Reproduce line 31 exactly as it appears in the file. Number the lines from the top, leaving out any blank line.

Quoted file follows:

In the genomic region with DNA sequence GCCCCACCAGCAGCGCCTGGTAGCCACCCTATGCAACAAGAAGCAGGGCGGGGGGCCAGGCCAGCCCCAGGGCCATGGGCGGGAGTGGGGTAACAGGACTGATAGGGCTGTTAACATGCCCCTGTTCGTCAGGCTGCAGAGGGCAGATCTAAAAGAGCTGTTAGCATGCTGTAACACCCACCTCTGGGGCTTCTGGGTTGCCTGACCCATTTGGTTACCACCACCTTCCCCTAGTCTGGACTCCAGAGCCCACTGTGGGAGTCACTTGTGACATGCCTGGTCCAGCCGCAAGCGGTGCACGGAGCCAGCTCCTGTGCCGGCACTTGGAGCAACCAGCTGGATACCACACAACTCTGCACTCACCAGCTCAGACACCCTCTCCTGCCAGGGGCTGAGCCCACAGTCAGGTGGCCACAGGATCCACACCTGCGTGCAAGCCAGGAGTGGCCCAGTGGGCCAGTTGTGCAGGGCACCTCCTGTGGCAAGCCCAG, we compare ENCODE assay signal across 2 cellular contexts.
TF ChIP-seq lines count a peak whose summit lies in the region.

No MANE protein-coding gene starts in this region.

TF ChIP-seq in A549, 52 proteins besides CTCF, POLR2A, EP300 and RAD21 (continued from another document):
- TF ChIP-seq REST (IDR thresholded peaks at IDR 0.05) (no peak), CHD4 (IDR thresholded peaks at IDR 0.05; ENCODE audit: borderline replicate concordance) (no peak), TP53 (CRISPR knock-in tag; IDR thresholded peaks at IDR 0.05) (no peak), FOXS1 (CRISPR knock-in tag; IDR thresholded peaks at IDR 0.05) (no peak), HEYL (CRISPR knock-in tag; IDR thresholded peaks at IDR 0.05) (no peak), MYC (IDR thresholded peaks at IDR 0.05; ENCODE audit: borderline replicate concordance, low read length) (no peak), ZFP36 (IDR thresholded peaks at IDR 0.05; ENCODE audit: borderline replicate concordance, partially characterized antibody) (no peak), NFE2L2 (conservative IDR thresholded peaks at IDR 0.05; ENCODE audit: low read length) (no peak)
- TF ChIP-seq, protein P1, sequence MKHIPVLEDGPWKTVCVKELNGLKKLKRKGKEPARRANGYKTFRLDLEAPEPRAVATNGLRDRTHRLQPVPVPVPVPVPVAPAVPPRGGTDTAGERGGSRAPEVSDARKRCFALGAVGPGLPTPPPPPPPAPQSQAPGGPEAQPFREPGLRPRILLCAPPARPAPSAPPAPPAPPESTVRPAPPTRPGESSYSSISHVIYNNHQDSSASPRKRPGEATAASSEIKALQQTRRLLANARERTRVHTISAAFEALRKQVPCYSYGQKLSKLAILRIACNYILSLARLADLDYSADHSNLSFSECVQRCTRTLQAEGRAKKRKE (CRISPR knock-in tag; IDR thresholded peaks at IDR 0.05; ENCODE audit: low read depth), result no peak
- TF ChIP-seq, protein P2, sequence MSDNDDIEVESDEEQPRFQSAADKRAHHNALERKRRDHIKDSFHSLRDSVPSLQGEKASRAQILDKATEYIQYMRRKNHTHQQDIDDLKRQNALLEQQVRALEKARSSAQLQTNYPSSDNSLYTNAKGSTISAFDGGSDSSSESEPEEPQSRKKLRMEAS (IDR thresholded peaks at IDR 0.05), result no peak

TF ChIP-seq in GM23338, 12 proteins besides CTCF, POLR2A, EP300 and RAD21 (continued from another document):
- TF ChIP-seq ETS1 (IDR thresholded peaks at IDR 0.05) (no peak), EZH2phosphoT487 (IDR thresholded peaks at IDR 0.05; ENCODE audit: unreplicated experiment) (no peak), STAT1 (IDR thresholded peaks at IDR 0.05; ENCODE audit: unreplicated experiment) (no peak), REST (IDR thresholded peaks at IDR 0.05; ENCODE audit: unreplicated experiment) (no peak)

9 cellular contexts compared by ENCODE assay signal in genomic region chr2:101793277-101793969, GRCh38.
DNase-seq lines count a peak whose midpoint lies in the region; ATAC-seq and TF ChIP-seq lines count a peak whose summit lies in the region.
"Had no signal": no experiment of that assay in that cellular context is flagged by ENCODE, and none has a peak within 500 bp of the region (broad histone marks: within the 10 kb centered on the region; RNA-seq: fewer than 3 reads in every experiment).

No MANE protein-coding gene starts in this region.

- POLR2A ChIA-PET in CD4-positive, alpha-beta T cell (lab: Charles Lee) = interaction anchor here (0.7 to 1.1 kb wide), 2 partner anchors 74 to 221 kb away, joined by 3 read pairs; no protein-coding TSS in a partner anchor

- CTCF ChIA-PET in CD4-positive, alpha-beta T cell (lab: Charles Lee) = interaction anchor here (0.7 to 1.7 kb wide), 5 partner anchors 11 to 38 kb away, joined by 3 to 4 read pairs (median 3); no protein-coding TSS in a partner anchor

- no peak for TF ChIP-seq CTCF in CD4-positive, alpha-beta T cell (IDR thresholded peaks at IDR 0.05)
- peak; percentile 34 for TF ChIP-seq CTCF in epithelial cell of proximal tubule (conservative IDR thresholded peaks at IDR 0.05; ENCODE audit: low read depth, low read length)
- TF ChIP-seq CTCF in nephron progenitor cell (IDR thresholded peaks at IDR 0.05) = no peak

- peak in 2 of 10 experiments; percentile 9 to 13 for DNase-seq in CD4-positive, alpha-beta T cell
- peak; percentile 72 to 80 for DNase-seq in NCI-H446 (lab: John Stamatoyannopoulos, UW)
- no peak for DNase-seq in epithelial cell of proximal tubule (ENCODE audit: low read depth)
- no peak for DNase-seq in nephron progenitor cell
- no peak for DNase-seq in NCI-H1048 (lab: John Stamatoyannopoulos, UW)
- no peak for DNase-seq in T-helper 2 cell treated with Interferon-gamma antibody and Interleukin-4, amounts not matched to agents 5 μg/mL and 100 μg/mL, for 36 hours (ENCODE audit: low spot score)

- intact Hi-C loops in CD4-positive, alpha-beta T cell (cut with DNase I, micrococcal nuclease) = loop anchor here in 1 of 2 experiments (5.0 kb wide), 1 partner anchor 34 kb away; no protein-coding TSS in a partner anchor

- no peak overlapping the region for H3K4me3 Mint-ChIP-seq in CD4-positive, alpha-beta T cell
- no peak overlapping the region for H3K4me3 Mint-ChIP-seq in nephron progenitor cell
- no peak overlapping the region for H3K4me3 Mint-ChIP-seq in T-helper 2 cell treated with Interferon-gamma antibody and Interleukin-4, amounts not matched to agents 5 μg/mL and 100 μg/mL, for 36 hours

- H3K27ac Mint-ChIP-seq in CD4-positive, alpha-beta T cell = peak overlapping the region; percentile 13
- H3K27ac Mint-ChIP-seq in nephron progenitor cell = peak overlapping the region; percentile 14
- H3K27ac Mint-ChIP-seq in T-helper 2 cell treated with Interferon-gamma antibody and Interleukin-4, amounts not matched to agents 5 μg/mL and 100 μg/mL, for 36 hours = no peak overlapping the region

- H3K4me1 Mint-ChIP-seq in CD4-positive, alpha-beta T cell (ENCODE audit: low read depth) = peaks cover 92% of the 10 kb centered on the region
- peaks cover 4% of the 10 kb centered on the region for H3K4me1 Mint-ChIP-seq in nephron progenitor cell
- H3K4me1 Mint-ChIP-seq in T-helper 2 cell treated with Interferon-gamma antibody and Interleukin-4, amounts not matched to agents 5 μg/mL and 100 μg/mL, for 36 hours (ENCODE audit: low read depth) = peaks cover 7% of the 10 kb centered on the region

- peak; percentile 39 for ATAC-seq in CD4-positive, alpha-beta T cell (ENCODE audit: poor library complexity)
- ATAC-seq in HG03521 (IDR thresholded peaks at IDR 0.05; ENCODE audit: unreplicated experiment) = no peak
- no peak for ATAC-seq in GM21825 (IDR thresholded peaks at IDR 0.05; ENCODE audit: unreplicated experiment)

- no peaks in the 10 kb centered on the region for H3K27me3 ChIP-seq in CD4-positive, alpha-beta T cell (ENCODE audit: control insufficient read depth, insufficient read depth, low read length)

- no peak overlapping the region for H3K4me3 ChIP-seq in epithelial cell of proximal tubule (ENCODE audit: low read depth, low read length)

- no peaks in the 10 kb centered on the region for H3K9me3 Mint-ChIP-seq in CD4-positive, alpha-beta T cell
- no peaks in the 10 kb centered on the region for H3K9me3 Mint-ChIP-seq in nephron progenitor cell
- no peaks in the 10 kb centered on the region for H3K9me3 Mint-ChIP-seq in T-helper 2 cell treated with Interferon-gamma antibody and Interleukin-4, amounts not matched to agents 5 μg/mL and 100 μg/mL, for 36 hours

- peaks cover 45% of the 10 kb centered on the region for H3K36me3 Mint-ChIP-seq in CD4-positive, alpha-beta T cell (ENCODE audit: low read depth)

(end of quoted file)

- H3K27ac Mint-ChIP-seq in T-helper 2 cell treated with Interferon-gamma antibody and Interleukin-4, amounts not matched to agents 5 μg/mL and 100 μg/mL, for 36 hours = no peak overlapping the region